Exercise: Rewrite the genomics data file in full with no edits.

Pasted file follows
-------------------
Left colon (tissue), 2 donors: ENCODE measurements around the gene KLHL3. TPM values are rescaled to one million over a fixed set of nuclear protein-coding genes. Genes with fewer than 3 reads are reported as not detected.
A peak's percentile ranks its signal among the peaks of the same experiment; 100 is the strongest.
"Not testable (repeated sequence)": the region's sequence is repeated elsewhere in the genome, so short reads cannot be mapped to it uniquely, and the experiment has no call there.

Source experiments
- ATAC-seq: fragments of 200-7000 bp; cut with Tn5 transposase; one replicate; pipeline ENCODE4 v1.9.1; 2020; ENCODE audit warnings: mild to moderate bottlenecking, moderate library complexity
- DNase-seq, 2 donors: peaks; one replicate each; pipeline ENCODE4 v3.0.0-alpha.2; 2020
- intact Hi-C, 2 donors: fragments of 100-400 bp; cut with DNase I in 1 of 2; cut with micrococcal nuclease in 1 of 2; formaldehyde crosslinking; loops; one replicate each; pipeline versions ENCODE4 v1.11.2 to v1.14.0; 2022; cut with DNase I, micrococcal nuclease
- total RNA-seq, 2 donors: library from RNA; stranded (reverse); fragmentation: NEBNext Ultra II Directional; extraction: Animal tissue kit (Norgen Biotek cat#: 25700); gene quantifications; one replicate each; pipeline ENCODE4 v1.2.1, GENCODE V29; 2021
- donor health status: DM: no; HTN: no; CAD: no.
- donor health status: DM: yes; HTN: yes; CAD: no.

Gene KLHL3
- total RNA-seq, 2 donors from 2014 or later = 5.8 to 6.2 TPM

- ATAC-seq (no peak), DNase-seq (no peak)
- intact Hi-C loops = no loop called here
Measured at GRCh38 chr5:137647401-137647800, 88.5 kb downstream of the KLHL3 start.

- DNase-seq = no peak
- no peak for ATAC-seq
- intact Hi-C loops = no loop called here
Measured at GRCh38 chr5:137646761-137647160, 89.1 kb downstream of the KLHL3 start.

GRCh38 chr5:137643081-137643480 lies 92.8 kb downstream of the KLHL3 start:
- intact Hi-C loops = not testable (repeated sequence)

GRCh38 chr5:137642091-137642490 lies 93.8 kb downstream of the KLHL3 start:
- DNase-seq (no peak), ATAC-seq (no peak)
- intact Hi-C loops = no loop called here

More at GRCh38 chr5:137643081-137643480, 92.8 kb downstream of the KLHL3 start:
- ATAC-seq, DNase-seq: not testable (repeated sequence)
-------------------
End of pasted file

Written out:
Left colon (tissue), 2 donors: ENCODE measurements around the gene KLHL3. TPM values are rescaled to one million over a fixed set of nuclear protein-coding genes. Genes with fewer than 3 reads are reported as not detected.
A peak's percentile ranks its signal among the peaks of the same experiment; 100 is the strongest.
"Not testable (repeated sequence)": the region's sequence is repeated elsewhere in the genome, so short reads cannot be mapped to it uniquely, and the experiment has no call there.

Source experiments
- ATAC-seq: fragments of 200-7000 bp; cut with Tn5 transposase; one replicate; pipeline ENCODE4 v1.9.1; 2020; ENCODE audit warnings: mild to moderate bottlenecking, moderate library complexity
- DNase-seq, 2 donors: peaks; one replicate each; pipeline ENCODE4 v3.0.0-alpha.2; 2020
- intact Hi-C, 2 donors: fragments of 100-400 bp; cut with DNase I in 1 of 2; cut with micrococcal nuclease in 1 of 2; formaldehyde crosslinking; loops; one replicate each; pipeline versions ENCODE4 v1.11.2 to v1.14.0; 2022; cut with DNase I, micrococcal nuclease
- total RNA-seq, 2 donors: library from RNA; stranded (reverse); fragmentation: NEBNext Ultra II Directional; extraction: Animal tissue kit (Norgen Biotek cat#: 25700); gene quantifications; one replicate each; pipeline ENCODE4 v1.2.1, GENCODE V29; 2021
- donor health status: DM: no; HTN: no; CAD: no.
- donor health status: DM: yes; HTN: yes; CAD: no.

Gene KLHL3
- total RNA-seq, 2 donors from 2014 or later = 5.8 to 6.2 TPM

- ATAC-seq (no peak), DNase-seq (no peak)
- intact Hi-C loops = no loop called here
Measured at GRCh38 chr5:137647401-137647800, 88.5 kb downstream of the KLHL3 start.

- DNase-seq = no peak
- no peak for ATAC-seq
- intact Hi-C loops = no loop called here
Measured at GRCh38 chr5:137646761-137647160, 89.1 kb downstream of the KLHL3 start.

GRCh38 chr5:137643081-137643480 lies 92.8 kb downstream of the KLHL3 start:
- intact Hi-C loops = not testable (repeated sequence)

GRCh38 chr5:137642091-137642490 lies 93.8 kb downstream of the KLHL3 start:
- DNase-seq (no peak), ATAC-seq (no peak)
- intact Hi-C loops = no loop called here

More at GRCh38 chr5:137643081-137643480, 92.8 kb downstream of the KLHL3 start:
- ATAC-seq, DNase-seq: not testable (repeated sequence)